“Although the life of a person is in a land full of thorns and weeds, there is always a space in which the good seed can grow.”
– Pope Francis, a rumored ESFJ
ESFJs are known for their empathy, practicality, and hard-working nature. They use a combination of Extraverted Feeling (Fe) to empathize and relate to others, as well as Introverted Sensing (Si) to create inspiring sense-impressions of the world around them. They see patterns and details from the past and present and use those to create a more stable and secure future. They are understanding teachers, excellent motivators, and productive and helpful members of their communities. Some famous ESFJs include Pope Francis, Andrew Carnegie, Sam Walton, and Anne Hathaway.
But what stresses out these organized, thoughtful types? Let’s take a look!
ESFJs are very organized individuals who like to have a plan and know what to expect. Being in an environment that is disorganized, or having to live with a schedule that is often spontaneous can make them feel anxious and irritable.
Conflict and Criticism
ESFJs are very gentle-hearted individuals who do their best to create harmony in their outer worlds. Being in an environment that is rife with conflict can make them feel overwhelmed and stressed. They care so much about maintaining harmony that they may exhaust themselves trying to bring the environment back to a peaceful atmosphere. Because ESFJs are Extraverted Feelers, they easily pick up on the emotions and moods of others, and may literally “feel” the stress that others are experiencing. This makes being in conflict-ridden environments especially difficult for them.
Knowing what the future holds is very important to an ESFJ. They like to have things planned out and organized ahead of time, and they thrive on knowing what to expect. Having to deal with spontaneous changes or unexpected outcomes causes them an extreme amount of stress and agitation.
Inadequate Time to Complete Work to Their Standards
ESFJs have very high standards for the projects they work on, and they hate to feel rushed. They will usually start a project ahead of time so that they can complete it on schedule without having to feel rushed or pressured. When they aren’t given enough time to make their project right, they can push themselves too hard, work excessively, and be disappointed with the results.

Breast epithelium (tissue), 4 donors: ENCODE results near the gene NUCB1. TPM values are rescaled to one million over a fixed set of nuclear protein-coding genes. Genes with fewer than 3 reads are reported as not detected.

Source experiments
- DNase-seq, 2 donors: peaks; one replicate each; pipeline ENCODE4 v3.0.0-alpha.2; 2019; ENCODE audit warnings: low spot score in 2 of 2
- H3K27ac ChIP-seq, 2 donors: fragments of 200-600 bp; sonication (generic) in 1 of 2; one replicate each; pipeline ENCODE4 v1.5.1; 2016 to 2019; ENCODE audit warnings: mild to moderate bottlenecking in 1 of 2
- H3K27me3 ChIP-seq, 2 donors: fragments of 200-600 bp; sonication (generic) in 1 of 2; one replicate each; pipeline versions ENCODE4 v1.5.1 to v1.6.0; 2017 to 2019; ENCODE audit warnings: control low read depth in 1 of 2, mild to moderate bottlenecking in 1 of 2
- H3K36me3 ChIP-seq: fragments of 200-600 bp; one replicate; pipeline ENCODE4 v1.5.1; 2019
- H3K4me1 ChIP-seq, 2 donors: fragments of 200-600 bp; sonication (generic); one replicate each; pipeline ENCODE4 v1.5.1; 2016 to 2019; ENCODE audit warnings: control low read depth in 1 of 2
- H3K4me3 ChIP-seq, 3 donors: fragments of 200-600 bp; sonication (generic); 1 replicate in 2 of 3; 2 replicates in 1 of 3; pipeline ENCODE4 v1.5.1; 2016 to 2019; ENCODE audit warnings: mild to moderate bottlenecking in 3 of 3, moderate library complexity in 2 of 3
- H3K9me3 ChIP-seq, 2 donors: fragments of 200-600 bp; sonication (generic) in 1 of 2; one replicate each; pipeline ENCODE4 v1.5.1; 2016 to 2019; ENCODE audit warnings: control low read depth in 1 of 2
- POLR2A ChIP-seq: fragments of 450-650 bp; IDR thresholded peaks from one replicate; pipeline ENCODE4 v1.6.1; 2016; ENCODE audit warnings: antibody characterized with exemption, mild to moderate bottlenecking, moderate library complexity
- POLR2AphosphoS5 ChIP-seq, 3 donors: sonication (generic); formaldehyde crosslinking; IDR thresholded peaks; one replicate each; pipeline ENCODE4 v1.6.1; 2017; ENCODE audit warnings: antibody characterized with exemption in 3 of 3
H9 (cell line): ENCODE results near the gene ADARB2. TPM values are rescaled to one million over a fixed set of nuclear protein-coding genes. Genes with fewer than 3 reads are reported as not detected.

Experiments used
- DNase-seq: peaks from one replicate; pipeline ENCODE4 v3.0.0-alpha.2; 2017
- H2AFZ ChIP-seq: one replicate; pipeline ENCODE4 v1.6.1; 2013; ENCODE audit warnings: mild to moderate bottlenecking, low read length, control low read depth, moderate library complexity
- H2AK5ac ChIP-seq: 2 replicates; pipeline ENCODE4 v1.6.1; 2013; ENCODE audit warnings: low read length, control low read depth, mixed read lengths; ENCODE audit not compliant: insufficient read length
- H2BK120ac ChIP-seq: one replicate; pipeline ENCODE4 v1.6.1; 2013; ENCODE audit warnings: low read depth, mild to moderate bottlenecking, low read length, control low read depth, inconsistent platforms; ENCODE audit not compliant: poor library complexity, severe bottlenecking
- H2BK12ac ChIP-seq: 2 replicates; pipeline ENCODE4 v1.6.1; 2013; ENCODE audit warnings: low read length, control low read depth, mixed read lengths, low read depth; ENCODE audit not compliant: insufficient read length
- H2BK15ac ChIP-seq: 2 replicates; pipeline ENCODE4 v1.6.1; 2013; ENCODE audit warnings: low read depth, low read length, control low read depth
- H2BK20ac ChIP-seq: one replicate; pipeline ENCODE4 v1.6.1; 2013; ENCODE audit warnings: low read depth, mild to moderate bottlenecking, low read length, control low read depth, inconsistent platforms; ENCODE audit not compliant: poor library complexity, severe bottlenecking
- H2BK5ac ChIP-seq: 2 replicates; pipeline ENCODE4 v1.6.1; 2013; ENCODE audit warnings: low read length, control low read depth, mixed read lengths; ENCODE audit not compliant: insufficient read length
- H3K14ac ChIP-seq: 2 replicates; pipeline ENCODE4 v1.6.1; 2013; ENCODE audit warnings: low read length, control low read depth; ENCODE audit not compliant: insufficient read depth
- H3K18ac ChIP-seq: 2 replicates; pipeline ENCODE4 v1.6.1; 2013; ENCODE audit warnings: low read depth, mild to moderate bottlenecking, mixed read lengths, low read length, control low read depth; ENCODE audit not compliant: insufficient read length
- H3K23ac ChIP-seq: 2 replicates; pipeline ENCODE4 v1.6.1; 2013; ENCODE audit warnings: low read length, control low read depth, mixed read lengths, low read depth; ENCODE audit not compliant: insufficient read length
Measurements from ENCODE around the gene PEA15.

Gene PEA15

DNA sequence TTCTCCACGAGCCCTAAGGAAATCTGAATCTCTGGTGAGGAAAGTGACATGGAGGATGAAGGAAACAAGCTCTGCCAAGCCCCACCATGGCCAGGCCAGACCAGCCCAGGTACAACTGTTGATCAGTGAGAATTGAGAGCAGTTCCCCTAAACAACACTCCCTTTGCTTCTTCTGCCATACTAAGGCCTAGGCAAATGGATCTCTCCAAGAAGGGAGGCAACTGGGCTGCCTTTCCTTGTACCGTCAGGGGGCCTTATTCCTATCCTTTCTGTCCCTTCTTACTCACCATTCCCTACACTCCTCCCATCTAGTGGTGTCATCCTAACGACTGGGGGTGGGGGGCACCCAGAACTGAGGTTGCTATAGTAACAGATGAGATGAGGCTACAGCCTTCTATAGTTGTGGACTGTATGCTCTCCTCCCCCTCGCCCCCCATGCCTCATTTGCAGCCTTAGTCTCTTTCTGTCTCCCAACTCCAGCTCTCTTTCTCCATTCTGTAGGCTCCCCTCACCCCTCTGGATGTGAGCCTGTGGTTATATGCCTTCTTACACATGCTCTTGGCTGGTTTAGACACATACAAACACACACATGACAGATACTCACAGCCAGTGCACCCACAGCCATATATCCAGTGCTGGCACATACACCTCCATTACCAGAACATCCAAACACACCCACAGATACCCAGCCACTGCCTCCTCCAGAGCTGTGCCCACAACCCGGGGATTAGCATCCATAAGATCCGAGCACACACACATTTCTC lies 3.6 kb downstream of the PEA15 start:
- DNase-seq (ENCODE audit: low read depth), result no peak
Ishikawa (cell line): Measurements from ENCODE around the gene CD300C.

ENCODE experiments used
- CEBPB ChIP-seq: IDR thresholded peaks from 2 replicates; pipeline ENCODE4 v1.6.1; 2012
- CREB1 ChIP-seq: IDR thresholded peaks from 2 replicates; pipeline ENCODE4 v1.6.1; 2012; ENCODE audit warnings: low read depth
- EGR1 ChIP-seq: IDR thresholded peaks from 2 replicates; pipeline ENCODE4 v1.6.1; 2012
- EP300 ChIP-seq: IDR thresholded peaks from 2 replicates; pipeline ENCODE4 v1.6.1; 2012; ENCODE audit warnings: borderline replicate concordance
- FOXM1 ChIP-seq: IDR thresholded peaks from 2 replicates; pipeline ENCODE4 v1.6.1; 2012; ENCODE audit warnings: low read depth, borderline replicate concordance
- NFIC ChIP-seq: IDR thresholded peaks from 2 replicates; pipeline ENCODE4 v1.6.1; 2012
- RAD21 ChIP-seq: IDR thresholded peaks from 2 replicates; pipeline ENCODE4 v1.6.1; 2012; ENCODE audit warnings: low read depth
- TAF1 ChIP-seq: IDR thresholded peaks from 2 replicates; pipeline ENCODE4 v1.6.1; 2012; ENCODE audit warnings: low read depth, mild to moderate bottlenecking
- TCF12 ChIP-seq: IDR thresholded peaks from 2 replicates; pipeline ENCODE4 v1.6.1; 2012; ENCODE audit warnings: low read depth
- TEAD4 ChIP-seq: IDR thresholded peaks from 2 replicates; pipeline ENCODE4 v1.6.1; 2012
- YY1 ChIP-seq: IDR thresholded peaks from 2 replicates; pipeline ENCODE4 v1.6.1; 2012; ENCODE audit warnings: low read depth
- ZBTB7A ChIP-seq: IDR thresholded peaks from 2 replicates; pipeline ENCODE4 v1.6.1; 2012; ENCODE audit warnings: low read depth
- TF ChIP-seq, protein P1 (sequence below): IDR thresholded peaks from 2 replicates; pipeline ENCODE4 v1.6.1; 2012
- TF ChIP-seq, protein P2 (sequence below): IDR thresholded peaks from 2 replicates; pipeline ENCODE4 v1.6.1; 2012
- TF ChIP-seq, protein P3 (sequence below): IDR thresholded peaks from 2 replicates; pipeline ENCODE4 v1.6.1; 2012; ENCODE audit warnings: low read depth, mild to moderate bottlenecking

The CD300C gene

Dealing too Long with Abstract or Theoretical Concepts
While ESFJs can enjoy the occasional theoretical conversation, they prefer to deal with things that have a practical, realistic application in their daily lives. Having to spend a long time focusing on abstract possibilities, theories, or ideas that can’t be proven through facts can make them feel bored and restless.
Situations that Don’t Align with Their Values
ESFJs are strong believers in living in accordance with their values. They have a strong set of morals that they consider before making any decision, and they hate to feel pressured into abandoning them. They strongly desire harmony so they can feel especially stressed when facing pressure to shift their values to align with the harmony of the group – but their values are so important to them that they will usually face conflict if it means they are standing up for what they believe in. This kind of experience can leave them very stressed out and anxious.
Mistrusting Someone They’re Close To
Trust is of paramount importance to an ESFJ. If they feel like they can’t count on or believe in someone close to them, this can push the ESFJ into a state of charged stress. ESFJs have a great memory for past details and can easily pick up on emotional cues from people, so it’s easier for them to tell if someone is lying or being inconsistent than it is for many other types.
ESFJs are very gentle when handing out criticism because they are very empathetic and conscientious of other people’s feelings. As dominant Feeling types, ESFJs have a hard time not taking criticism personally. They hate to know that they’ve failed in any way, or that they’ve let themselves or anyone else down.
ESFJs are very generous people who will go to great lengths to serve the people they care about and make sure their needs are met. Sometimes this can result in them being taken advantage of or taken for granted. If they are paired with more Thinking-oriented types, they may not get the affirmation or gratitude they’d expect or hope for. If they keep giving and giving without receiving any positive thanks or appreciation they may start to feel insecure, bitter, or agitated.
How the ESFJ Responds to Stress
In order to understand how the ESFJ responds to stress, we need to acknowledge the different types of stress they experience. There’s normal, everyday stress, and then “grip” stress. Both elicit completely different responses.
During everyday stress, the ESFJ will seem more exaggerated in their functions or “true to type”. What this means is that the ESFJ will rely even more heavily on their dominant function; Extraverted Feeling, and their other functions will become less accessible to them. They will want to determine a way to solve the problem while maintaining harmony for people outside themselves and re-establishing peace into the atmosphere. If this doesn’t help, they may turn to their auxiliary function, introverted sensing (Si). They’ll look at the details to determine if there’s any practical way to solve the problem. During this type of stress, the ESFJ may seem very sensitive, often imagining bad intentions where there weren’t any. They may seek security in the form of relationships or their community. They may feel low on energy, depressed, or pessimistic. They may seem uncharacteristically quiet and withdrawn.